A Brisbane-based team of robotics experts from CSIRO’s Data61 and a spin-off company will represent Australia in by the US Defense Advanced Research Projects Agency (DARPA) Subterranean Challenge to be held in the United States on 21-23 September.
Experts from around the world have spent the past three years pushing the boundaries of autonomous robotic technology to map, navigate and search environments as part of the DARPA Challenge. With teams eliminated from the competition each year, only eight remain to contest the 2021 grand final.
The six autonomous land-based robots from CSIRO’s Data61 team will need to locate and report back on items and environmental conditions throughout three underground courses built inside the Louisville Mega Cavern in Louisville, Kentucky.
The challenges are designed to simulate real-world scenarios and involve locating models representing lost or injured humans, backpacks, or phones, as well as variable conditions such as pockets of gas. Points are awarded for correct identification and location of items, mapping the terrain, and maintaining autonomy and communications throughout.
Each land-bound robot is equipped with hardware designed and developed by CSIRO’s Data61 for highly accurate mapping, localisation, object detection, multi-bot navigation, Bluetooth and Wi-Fi detection and more. This includes a state-of-the-art perception system equipped with Wildcat SLAM (Simultaneous Localisation and Mapping) software, which enables a vehicle to become autonomous and undertake a mission without human intervention. The team’s tracked robots were purchased from Australian robotics company BIA5.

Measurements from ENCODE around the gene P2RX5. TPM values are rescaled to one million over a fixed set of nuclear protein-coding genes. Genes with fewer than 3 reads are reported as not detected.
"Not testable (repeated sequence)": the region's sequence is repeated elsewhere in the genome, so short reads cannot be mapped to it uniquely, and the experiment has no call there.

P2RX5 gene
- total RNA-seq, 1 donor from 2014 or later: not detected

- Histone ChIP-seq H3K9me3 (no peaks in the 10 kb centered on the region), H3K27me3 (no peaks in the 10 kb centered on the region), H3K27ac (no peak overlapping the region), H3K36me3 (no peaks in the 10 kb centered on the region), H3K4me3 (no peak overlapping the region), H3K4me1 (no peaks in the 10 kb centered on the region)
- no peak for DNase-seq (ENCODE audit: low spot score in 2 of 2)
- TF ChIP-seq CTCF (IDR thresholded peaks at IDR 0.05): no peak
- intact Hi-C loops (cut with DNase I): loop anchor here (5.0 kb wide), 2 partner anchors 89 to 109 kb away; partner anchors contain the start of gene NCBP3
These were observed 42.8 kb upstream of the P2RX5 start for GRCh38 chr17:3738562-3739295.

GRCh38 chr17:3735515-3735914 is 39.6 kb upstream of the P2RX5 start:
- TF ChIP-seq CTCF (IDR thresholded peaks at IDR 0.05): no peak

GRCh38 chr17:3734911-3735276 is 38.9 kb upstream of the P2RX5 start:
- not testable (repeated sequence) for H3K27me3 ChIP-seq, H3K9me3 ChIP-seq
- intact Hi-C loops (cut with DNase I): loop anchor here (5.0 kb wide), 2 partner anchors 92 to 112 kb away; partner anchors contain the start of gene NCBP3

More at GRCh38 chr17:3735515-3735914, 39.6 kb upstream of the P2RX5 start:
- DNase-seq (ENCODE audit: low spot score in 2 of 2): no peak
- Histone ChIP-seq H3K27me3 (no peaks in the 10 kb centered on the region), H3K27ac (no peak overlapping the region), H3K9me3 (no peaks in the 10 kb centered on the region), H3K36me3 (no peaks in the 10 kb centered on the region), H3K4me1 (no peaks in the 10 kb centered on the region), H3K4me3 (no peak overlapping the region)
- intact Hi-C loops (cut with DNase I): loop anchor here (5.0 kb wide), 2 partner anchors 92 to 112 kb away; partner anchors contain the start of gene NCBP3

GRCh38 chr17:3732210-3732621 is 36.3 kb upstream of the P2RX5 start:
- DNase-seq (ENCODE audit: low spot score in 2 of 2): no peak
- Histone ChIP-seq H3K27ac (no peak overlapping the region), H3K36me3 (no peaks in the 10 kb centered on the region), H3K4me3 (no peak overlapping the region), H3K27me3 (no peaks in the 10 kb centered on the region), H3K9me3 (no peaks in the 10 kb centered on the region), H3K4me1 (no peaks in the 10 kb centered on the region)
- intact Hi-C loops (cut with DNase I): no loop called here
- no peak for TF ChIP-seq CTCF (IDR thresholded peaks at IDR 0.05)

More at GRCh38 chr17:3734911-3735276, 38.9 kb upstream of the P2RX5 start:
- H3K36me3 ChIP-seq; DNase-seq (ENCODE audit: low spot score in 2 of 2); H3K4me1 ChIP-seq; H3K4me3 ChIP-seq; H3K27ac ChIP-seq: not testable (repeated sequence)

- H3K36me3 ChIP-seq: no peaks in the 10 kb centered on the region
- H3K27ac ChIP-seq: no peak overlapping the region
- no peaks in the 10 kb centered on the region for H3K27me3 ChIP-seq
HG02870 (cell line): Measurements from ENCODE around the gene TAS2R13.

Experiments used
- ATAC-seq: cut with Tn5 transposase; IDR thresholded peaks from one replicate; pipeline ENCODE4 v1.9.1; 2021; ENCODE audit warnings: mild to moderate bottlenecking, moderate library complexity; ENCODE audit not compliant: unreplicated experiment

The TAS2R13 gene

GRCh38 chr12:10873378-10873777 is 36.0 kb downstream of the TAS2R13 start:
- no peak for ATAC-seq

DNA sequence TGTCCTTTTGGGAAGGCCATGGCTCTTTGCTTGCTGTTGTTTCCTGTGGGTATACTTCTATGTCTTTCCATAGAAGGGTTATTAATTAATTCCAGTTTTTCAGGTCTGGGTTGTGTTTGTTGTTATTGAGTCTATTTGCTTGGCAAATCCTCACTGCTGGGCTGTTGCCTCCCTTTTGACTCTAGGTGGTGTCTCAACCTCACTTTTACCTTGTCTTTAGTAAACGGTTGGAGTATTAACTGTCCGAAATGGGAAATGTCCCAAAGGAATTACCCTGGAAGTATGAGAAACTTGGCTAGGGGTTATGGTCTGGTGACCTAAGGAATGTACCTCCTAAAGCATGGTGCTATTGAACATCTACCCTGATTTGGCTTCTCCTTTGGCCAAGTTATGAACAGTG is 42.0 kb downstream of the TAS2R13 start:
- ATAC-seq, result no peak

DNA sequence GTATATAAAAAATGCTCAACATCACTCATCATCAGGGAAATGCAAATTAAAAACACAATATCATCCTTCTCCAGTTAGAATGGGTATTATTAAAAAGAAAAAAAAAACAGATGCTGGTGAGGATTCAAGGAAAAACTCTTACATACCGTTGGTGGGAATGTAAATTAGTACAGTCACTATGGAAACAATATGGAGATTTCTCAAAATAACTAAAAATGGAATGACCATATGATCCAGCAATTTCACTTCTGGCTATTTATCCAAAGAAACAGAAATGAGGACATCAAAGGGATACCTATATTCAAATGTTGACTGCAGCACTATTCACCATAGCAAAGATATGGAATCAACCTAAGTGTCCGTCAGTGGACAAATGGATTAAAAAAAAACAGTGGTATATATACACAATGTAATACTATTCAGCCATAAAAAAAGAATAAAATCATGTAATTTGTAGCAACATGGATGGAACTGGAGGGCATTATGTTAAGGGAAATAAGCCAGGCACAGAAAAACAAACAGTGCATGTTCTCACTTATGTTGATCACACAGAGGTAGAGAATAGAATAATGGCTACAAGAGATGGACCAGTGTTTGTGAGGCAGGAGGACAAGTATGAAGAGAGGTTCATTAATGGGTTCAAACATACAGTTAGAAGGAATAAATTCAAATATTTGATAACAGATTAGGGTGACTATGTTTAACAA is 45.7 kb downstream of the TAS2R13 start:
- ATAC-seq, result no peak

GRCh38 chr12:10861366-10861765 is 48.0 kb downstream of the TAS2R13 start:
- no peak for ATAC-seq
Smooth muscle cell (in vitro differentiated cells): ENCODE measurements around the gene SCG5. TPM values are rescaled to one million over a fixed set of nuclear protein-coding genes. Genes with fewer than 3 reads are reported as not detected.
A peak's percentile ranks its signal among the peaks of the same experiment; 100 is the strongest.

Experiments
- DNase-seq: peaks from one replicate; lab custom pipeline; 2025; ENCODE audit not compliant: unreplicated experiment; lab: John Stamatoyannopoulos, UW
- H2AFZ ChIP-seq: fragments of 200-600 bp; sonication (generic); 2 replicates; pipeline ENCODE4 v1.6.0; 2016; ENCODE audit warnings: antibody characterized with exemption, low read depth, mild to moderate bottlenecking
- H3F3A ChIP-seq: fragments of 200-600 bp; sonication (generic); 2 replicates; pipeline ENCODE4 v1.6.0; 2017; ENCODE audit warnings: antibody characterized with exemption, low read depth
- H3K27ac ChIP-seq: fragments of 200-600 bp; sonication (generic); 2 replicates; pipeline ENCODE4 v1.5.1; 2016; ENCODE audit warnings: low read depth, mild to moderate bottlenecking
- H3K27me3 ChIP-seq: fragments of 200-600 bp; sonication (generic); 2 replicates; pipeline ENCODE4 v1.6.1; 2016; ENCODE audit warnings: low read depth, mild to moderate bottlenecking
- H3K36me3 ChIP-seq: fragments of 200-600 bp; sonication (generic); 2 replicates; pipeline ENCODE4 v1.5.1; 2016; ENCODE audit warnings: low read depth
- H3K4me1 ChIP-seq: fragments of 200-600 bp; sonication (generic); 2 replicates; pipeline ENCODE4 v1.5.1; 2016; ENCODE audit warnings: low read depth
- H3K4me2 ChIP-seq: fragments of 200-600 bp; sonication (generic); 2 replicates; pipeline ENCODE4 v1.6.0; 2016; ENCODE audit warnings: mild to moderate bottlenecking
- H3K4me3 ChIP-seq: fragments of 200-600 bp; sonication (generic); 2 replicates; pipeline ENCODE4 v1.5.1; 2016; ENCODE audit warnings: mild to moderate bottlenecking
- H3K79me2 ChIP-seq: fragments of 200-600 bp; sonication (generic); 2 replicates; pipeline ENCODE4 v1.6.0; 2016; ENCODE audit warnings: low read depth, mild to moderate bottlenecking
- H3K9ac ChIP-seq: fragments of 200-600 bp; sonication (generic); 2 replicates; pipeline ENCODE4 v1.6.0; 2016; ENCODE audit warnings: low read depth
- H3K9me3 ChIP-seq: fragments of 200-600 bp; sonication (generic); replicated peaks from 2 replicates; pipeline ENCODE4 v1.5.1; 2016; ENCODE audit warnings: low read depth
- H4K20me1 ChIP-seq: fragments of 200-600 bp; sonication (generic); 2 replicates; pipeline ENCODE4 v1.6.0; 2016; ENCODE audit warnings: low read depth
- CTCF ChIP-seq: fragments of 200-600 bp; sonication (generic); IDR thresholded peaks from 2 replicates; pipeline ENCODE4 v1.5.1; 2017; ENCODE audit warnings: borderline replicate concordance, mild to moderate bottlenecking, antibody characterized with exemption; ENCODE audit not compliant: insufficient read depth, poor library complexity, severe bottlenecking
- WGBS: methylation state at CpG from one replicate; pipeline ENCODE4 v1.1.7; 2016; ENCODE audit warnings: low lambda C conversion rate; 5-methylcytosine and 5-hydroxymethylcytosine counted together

The Australian team’s aerial robots taking part in the Challenge are designed and developed by CSIRO spinout and partner Emesent, and are equipped with the Emesent Hovermap systems which provide state-of-the-art mapping and autonomy capabilities.
The winner will receive $US2 million to conduct further research and development, with second place awarded $US1 million and third $US500,000. CSIRO’s Data61 placed fourth in the previous challenge to secure their place in this grand final.
Breakthroughs discovered so far through the DARPA Challenge have helped push real-world applications forward, including improving safety and enhanced efficiency in local mining sectors, and promising significant potential in agriculture and manufacturing.
“Having a fleet of driving, walking and flying robots that are achieving complex missions autonomously and collaboratively is a major technological milestone and an important step towards using autonomous systems for saving lives and helping people,” says Dr Farid Kendoul, CTO and co-founder of Emesent, a CSIRO spinout and DARPA Challenge partner that worked closely with CSIRO to develop two autonomous drones that will explore, map and report back on the course.